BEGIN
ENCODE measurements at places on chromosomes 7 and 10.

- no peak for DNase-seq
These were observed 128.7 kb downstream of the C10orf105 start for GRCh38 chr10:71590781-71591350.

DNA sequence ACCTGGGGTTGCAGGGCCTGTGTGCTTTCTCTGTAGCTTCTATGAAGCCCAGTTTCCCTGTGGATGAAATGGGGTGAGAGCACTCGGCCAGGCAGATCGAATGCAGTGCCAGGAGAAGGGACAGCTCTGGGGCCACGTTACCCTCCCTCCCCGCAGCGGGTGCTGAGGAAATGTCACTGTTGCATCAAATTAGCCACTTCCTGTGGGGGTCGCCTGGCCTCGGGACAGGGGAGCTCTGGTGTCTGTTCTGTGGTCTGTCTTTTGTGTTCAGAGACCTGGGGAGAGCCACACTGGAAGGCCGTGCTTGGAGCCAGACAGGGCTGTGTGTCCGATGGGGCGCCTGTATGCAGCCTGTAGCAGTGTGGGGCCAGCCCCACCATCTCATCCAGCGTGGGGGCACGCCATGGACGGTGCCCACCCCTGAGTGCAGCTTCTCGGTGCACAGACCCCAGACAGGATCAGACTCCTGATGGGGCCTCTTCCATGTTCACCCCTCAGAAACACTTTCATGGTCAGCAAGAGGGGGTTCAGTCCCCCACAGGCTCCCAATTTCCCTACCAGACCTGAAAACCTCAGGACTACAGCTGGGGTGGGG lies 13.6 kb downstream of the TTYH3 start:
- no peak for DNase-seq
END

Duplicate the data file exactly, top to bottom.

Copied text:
ENCODE measurements at places on chromosomes 7 and 10.

- no peak for DNase-seq
These were observed 128.7 kb downstream of the C10orf105 start for GRCh38 chr10:71590781-71591350.

DNA sequence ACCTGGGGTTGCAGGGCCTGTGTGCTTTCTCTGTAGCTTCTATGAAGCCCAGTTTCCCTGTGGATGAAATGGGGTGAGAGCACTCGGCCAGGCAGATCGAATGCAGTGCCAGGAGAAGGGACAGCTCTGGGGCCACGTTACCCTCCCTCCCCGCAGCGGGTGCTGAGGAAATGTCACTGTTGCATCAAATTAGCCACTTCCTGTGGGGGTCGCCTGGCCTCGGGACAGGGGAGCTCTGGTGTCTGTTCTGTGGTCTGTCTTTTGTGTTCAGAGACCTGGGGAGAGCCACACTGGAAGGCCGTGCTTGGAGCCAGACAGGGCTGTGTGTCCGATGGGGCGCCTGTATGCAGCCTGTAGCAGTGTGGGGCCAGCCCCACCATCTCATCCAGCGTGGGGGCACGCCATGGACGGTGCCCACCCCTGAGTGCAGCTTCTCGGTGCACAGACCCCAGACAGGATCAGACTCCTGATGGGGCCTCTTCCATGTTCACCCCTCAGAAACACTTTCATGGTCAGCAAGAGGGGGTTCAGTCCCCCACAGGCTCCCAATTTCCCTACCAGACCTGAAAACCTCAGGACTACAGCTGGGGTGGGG lies 13.6 kb downstream of the TTYH3 start:
- no peak for DNase-seq